Right now our community library is conducting a survey, to get your opinions, about real local change. Some of the questions I feel are particularly pertinent are questions #5 and #8. Question #5 brings up the possibility of our own community maker space! I often hear young people say there is nothing positive to do in this small town. Now that’s surely an exaggeration, but a maker space can go a tremendous way in cultivating a new creative and positive atmosphere for our community. It’s hard to define a maker space, but basically it would have simple and highly advanced tools and equipment, and rich collaboration, including between young and old, to empower hands-on projects, in whatever your mind can dream up. This rich development of the mind is no longer an option; it’s seemingly a necessity in this day and age.

I’m a big proponent of wholeness, including of mind, body and spirit, and that brings me to question #8, which lists several possible groups, including healthy eating and physical activity. Finally, I believe true community improvement is not possible without God Almighty in the mix. Our community now has regular prayer events, including prayer against drugs, every first Friday of each month at 6 p.m. beside the courthouse. The future looks bright, if we say so.

The web address, https://www.surveymonkey.com/r/CF5VXQP or fontanalib.org  should take you to the survey.

 

Jesse Urban — Franklin, N.C.

Macon will always be one of America’s Best

Just days remain in the America’s Best Communities competition; a $10 million prize competition supported by Frontier Communications, DISH Network, CoBank and The Weather Channel.  The goal was to create incentives for communities and towns to come together across rural America to support revitalization and improve lives and livelihoods. As we prepare to announce the three grand-prize winners, we’re reflecting on the impact of this campaign.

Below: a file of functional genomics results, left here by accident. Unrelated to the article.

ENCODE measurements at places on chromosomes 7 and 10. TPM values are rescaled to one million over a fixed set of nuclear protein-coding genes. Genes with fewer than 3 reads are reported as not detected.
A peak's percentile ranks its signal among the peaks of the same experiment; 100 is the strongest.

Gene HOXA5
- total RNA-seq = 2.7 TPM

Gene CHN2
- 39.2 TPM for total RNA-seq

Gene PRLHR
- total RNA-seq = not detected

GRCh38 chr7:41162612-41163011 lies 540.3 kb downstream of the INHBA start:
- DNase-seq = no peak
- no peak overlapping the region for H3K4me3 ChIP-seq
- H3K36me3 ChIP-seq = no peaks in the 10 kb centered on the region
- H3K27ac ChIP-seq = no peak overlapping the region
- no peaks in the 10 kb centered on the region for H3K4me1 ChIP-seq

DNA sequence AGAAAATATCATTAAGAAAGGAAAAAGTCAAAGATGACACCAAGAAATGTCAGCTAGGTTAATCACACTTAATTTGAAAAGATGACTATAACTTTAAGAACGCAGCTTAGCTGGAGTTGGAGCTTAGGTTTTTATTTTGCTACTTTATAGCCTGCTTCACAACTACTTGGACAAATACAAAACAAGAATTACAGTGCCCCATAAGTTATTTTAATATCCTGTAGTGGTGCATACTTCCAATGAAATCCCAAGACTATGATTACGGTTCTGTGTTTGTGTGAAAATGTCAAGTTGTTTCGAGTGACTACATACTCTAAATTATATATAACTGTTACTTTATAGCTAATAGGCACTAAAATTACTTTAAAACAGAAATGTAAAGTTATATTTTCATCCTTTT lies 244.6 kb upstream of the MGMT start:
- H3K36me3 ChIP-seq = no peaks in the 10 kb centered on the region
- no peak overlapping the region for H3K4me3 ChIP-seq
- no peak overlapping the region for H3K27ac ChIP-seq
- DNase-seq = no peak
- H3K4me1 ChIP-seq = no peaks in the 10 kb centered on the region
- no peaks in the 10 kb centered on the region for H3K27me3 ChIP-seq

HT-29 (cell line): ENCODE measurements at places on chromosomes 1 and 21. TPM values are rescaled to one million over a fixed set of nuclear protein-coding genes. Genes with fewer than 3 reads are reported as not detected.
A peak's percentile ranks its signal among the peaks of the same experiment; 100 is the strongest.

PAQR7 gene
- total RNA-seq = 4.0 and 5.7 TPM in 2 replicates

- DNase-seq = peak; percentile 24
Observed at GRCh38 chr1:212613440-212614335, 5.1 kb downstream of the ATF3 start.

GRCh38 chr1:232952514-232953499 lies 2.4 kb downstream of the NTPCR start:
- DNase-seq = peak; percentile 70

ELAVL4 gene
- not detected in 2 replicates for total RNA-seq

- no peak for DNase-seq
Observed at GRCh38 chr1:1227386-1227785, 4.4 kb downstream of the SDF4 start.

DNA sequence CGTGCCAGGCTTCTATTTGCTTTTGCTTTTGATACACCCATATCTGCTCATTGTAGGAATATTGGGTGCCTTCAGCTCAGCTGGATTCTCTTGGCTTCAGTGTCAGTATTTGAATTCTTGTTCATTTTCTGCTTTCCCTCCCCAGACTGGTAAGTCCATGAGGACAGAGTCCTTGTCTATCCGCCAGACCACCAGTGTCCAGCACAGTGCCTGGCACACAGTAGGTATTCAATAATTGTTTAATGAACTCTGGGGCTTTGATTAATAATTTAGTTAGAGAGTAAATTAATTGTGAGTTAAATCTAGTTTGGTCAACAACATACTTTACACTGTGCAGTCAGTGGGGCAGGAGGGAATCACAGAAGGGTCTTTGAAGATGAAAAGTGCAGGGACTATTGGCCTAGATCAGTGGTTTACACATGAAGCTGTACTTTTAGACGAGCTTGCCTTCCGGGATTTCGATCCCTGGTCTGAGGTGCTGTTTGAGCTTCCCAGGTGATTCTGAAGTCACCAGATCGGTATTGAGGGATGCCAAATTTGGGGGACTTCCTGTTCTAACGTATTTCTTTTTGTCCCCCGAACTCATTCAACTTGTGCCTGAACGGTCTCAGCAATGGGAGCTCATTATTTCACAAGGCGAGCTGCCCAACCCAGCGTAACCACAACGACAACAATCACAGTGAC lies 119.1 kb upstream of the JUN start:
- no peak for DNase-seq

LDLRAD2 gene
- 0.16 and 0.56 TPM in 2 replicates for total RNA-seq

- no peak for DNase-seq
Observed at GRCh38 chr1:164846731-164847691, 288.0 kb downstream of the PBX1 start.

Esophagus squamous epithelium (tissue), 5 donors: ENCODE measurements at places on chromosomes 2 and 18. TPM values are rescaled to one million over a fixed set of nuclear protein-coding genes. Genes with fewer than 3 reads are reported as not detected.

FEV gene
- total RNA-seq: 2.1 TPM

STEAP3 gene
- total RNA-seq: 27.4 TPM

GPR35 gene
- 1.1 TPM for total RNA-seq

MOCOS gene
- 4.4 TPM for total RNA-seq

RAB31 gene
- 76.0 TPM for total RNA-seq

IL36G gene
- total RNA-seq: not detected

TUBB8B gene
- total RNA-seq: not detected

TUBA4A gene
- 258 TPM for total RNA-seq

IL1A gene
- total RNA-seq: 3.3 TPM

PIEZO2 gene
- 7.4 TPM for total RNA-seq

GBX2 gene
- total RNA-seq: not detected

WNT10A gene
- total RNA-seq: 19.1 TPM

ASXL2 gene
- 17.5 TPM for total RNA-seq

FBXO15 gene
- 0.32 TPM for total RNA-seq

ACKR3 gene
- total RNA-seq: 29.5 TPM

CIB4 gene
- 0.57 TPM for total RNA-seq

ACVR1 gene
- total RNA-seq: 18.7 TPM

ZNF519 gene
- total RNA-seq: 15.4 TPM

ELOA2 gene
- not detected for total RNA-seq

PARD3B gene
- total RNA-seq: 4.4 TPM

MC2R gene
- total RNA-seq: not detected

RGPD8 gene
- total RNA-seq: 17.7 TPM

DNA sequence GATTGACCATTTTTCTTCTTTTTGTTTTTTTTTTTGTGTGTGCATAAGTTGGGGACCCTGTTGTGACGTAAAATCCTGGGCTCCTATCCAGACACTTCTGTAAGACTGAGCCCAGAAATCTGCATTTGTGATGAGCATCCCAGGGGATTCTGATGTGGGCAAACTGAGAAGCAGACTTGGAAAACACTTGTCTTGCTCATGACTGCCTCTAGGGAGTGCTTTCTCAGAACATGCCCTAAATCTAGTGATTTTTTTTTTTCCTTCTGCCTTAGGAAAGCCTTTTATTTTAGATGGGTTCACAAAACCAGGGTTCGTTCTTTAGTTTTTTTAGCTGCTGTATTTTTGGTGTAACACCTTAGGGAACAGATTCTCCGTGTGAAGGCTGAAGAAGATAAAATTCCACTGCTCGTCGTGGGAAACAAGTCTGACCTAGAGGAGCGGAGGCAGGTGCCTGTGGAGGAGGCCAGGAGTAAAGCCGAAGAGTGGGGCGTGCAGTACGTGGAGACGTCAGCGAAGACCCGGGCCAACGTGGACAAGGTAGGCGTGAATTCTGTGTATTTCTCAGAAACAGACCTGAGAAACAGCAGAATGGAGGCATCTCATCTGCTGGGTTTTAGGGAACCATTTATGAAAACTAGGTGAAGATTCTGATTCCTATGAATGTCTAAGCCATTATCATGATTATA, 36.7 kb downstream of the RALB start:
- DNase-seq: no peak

More than 350 communities entered the competition in 2014, and 50 were selected as quarterfinalists. Macon County was among this vibrant group of villages, towns and cities that earned its status as one of America’s Best Communities.

We cannot thank you enough for your hard work, dedication and tenacity.

You brought your community together — people from different walks of life, people who did not typically work in collaboration — and together, you rallied behind a vision for a more prosperous future and you set about bringing it to life.

The innovative ideas you incorporated into your Community Revitalization Plan are now part of a bank of solutions that live at AmericasBestCommunities.com. The 50 plans developed with funding from the competition are accessible at each community’s page on the website.

It has become a resource for rural communities and small cities that are seeking effective ideas for economic growth and community development.

When Frontier Communications joined with our partners to sponsor this program, we were proud to provide incentives to inspire towns and cities to create revitalization strategies, and you should be proud of how your work is inspiring other communities to pursue their own revitalization programs. Your ideas will help others reimagine their future.

In recent months, the term Rural America has been used frequently in the national media. The focus tends to be on the challenges facing rural communities and small towns.

However, we believe it’s time to shift the conversation and focus on the vast potential of rural cities and regions across our country. We need to emphasize the grit and determination, the innovation and collaboration, the creativity and competitive spirit that epitomizes rural America.

No community is without its challenges, but your community continues to show what it means to be one of America’s Best Communities.

The best communities are the result of people working together to boost the local economy and enhance the safety, health and vibrancy of neighborhoods. These communities strive to improve lives and livelihoods and create new opportunities.

And that’s why Macon County will always be one of America’s Best Communities.

This campaign was never only about finding one “best” community. Rather, it was about finding new solutions and new strategies to spark economic revitalization and helping our nation understand what makes communities like yours America’s best.

Kathleen Abernathy is former Executive Vice President for External Affairs at Frontier Communications and Chair of the America’s Best Communities campaign.